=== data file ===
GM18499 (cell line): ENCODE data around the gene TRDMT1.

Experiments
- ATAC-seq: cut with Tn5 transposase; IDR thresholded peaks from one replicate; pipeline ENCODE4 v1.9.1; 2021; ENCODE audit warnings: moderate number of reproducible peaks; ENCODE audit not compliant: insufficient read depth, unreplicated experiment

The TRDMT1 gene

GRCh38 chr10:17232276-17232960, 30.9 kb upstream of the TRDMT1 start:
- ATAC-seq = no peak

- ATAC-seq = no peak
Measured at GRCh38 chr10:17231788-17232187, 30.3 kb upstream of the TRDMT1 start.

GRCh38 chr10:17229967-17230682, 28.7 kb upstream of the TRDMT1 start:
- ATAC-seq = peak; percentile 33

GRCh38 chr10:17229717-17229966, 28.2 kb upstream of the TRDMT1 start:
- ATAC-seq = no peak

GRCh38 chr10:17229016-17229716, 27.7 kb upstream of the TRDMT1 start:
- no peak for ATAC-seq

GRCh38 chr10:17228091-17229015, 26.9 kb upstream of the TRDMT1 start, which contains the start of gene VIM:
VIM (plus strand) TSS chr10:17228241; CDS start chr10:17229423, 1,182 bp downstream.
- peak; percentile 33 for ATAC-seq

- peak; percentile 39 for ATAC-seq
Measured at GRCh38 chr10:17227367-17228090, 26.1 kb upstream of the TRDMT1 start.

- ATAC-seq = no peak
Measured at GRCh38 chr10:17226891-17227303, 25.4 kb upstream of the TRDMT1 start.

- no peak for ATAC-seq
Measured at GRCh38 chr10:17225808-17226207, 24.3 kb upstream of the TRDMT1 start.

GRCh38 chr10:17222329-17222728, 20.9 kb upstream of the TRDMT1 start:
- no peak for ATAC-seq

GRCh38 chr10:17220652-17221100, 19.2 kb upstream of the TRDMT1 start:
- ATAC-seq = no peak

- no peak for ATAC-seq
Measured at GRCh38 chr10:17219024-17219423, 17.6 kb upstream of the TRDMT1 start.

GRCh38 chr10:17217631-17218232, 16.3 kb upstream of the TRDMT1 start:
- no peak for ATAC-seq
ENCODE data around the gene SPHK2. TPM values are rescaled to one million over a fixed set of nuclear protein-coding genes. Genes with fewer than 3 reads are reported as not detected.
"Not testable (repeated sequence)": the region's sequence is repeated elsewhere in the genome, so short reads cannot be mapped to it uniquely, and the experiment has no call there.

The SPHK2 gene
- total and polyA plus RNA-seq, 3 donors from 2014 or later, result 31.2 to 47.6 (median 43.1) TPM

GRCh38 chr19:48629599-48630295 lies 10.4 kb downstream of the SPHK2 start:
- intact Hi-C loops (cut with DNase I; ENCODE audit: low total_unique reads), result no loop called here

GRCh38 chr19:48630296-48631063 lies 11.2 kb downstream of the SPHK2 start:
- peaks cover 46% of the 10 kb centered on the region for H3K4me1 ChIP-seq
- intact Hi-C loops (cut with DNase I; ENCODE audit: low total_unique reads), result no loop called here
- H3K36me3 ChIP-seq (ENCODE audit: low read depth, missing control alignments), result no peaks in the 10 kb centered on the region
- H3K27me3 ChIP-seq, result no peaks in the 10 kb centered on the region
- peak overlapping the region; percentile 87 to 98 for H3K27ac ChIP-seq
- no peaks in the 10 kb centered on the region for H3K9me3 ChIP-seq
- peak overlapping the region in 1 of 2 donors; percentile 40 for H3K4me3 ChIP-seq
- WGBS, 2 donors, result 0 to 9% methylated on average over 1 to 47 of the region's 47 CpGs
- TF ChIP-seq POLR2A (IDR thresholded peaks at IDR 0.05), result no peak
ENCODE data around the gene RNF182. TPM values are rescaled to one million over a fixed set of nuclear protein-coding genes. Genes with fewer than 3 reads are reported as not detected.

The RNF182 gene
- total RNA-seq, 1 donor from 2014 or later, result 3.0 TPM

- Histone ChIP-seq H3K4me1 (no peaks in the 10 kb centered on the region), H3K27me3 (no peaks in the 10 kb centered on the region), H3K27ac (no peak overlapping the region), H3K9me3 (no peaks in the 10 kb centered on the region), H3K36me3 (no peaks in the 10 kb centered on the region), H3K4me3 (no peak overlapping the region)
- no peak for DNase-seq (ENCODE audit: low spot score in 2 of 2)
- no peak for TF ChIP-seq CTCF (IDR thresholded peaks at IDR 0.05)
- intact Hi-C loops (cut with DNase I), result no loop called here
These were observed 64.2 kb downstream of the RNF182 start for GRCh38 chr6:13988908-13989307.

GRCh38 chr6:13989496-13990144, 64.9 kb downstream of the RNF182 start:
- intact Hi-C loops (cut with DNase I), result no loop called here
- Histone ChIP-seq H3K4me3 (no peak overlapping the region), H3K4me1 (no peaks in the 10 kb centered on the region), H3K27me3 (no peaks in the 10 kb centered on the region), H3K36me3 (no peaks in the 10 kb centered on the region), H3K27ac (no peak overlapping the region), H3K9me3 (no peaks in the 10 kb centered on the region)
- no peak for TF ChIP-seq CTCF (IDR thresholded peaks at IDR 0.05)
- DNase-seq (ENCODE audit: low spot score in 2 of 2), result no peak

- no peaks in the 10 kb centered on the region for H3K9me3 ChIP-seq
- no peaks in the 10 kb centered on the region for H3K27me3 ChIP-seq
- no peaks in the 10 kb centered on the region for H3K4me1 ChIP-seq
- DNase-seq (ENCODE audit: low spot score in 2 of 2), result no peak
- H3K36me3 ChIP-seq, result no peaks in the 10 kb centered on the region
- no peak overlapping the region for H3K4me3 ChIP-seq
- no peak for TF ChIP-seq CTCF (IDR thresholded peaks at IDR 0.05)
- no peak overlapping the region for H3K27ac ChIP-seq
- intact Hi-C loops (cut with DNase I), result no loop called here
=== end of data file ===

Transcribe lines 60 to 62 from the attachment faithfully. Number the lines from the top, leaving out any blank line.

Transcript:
- DNase-seq (ENCODE audit: low spot score in 2 of 2), result no peak

- no peaks in the 10 kb centered on the region for H3K9me3 ChIP-seq
- no peaks in the 10 kb centered on the region for H3K27me3 ChIP-seq